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LIFE

 

Astrobiology

Astrobiology uses a coalition of scientific fields to theorise the feasibility of life on exoplanets. It not only answers the pivotal human question: "Is there life out there?" but it also asks, "What type of life is there?" and "How did it evolve?".

 

At present, no life has been confirmed—however with every passing year, potentially habitable exoplanets continue to be confirmed, and the probability of finding extraterrestrial life increases. The real question now is: "When will we find it?"

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Convergent Biology

Our knowledge of what life could be on other planets is based entirely on the life that we know here on Earth. The organisms which inhabit the Earth today are the product of millions of years of evolution, forged from the same organic compounds which populate the rest of the Universe and which were delivered to the early Earth by asteroid collisions.

 

Once liquid water could exist on Earth’s surface, life emerged almost straightaway from chemical processes. Early plants created all of the oxygen which exists in our atmosphere today, and with the added protection of the Ozone layer, life was able to spread onto land, aided by an atmosphere which they could breathe and metabolise.​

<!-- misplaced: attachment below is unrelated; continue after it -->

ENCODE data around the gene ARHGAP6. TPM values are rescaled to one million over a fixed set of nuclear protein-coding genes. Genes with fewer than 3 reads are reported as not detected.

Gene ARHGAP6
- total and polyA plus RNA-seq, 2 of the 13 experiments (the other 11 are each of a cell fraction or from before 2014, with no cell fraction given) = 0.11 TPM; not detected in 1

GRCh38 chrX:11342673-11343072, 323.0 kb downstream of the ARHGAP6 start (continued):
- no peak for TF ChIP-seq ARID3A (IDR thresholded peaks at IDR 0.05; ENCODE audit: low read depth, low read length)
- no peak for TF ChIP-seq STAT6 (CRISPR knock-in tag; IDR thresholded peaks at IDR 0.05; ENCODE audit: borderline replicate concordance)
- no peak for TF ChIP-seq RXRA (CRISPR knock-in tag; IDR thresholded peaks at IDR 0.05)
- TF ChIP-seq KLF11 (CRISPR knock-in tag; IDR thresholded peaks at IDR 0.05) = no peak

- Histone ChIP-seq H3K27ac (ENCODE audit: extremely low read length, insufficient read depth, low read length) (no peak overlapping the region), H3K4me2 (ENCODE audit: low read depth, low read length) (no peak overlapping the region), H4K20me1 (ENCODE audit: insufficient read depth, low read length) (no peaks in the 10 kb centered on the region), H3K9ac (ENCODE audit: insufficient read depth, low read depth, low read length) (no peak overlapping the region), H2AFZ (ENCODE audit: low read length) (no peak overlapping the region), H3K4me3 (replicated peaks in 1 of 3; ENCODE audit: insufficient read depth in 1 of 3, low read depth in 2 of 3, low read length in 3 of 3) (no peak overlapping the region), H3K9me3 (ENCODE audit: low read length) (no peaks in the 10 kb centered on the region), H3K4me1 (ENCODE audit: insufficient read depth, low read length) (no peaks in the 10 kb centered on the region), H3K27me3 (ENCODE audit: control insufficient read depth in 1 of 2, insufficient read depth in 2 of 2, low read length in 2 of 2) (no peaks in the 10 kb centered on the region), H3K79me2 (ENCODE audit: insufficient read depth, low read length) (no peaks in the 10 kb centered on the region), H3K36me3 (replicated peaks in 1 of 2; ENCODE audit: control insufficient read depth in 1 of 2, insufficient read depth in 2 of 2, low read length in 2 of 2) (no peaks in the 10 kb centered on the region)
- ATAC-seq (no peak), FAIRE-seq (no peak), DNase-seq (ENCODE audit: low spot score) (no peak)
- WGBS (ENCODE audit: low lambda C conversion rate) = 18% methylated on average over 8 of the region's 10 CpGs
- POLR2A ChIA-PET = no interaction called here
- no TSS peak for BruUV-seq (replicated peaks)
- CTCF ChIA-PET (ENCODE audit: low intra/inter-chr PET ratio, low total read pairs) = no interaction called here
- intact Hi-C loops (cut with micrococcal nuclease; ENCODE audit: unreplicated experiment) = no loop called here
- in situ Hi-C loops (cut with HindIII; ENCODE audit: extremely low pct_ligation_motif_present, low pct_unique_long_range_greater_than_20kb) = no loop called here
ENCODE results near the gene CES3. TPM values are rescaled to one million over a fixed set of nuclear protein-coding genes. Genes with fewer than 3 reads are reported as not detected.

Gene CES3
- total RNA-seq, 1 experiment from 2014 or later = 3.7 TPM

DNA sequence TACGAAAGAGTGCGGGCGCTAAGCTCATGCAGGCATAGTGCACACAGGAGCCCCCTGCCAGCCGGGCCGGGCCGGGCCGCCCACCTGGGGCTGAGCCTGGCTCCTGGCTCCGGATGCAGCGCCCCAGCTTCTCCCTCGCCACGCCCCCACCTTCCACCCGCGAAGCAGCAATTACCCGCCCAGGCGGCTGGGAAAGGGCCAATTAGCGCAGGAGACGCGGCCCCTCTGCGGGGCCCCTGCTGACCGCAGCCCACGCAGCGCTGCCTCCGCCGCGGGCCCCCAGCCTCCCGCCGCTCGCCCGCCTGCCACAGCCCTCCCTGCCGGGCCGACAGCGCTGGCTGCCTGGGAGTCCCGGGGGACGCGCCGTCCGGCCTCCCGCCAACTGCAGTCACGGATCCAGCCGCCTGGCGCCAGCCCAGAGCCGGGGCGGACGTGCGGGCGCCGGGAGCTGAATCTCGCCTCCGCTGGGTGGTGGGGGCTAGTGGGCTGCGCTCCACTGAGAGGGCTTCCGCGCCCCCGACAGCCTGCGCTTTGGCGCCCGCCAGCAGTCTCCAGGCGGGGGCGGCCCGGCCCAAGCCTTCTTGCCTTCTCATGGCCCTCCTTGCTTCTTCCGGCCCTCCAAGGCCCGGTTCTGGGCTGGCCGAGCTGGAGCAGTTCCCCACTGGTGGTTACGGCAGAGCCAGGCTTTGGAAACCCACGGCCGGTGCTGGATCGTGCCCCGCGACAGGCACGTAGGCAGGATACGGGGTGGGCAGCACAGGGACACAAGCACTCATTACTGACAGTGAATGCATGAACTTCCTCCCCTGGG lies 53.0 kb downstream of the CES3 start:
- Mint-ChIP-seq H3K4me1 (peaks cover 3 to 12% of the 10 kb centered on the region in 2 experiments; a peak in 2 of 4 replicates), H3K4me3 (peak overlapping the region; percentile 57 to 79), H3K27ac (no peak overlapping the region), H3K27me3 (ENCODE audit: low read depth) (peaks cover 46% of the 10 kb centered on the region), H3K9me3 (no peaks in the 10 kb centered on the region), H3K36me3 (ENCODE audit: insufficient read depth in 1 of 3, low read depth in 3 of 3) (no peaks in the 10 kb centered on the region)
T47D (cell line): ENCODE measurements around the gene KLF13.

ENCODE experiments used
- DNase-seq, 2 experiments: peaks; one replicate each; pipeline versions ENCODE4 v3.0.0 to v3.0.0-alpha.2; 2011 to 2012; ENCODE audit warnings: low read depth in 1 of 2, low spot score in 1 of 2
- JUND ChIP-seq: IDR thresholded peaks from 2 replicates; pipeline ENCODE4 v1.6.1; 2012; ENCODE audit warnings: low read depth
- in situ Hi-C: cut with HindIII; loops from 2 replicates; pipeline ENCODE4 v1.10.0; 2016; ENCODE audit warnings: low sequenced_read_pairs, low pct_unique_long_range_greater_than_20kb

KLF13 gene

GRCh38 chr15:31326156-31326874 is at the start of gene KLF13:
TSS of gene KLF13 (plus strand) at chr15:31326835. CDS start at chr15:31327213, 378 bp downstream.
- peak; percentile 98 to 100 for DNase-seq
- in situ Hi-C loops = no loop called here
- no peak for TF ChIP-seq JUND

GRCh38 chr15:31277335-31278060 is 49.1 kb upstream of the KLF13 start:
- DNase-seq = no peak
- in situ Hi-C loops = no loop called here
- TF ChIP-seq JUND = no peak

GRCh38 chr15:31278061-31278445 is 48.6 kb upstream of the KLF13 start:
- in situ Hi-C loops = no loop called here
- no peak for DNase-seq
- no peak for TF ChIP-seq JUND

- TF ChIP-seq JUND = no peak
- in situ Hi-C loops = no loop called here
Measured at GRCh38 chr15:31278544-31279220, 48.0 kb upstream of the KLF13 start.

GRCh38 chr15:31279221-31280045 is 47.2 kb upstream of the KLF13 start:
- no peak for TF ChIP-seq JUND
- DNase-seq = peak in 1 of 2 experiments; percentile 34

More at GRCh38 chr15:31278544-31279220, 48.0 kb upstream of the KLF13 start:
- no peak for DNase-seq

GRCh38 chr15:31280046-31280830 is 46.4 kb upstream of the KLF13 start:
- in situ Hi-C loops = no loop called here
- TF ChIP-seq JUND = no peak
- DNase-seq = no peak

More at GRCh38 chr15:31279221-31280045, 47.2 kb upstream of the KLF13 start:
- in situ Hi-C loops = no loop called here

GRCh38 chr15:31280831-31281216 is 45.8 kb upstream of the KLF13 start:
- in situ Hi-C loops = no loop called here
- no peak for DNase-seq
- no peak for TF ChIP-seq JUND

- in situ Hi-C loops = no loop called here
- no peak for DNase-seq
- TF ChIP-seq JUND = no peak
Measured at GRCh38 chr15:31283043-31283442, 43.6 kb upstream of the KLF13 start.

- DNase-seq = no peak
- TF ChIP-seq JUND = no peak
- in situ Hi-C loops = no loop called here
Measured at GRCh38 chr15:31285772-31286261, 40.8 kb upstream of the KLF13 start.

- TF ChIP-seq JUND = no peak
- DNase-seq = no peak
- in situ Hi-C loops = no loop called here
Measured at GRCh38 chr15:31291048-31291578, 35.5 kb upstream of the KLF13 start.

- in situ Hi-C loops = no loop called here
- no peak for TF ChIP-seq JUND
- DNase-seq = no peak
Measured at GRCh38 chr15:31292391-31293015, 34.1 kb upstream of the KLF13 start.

There is nothing unique about these circumstances—and there is every chance that a planet nearby harbours the same conditions favourable to life.

 

Is There Life on Other Planets?

The propensity for life to exist on other planets is extremely high—and while no life has yet been found, we have only shallowly explored a minute segment of space, and this gives much promise to the possibility of life just beyond our current knowledge.

For life to exist on an Earth-like planet, there are two things that are required: water, and an atmosphere. Without water, life cannot exist, as water allows for organic chemicals to combine into proteins and genetic material, from which living organisms may spring forth.

In the absence of an atmosphere, any organic chemicals and proteins will be broken apart by radiation from the parent star—on Earth, our atmosphere shields us from this and allows life to evolve. The atmosphere also contains a mixture of gases that allow life to generate energy from its surroundings.

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Life on Minerva b

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The robot fleet which would explore Minerva b would be one of the most advanced ever created—with artificial intelligence capable of making on-the-spot decisions. Hundreds of autonomous probes would explore Minerva b’s surface, ensuring that the mission could continue uninhibited even if some were lost to the elements.

 

They would search for the faint signs of primitive life—an atmosphere of oxygen, chemical signatures in the rocks, and the presence of organic compounds in bodies of water. If lucky, they might encounter the physical presence of life in microbial colonies—or even the holy grail of astrobiology: an ecosystem composed of advanced lifeforms.